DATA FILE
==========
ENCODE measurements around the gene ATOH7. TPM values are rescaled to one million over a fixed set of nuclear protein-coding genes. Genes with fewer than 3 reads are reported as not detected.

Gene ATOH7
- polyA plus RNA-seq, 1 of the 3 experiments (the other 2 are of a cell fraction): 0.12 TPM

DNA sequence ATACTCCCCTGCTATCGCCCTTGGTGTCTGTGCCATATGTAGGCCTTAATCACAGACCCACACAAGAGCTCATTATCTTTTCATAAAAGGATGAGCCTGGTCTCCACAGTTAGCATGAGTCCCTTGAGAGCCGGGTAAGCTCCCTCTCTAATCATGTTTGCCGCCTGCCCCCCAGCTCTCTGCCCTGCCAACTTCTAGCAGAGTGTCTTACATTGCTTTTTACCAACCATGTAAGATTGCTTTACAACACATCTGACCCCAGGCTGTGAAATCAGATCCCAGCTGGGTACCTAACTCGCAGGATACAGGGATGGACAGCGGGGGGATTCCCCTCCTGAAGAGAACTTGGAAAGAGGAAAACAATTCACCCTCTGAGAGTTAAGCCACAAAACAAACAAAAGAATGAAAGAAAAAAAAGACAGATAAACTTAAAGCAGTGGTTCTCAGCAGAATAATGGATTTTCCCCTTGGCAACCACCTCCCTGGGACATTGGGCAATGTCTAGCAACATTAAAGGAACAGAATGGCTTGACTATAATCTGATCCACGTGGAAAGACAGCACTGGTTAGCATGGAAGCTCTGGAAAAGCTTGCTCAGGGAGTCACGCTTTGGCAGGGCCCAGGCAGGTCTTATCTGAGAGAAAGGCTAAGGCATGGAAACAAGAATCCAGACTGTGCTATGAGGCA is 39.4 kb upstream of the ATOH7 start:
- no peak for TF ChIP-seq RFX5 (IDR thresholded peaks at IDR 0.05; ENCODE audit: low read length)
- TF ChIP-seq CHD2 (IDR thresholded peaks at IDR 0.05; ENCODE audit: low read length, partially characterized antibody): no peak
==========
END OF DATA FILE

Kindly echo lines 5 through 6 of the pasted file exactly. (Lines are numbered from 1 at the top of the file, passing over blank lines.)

- no peak for TF ChIP-seq RFX5 (IDR thresholded peaks at IDR 0.05; ENCODE audit: low read length)
- TF ChIP-seq CHD2 (IDR thresholded peaks at IDR 0.05; ENCODE audit: low read length, partially characterized antibody): no peak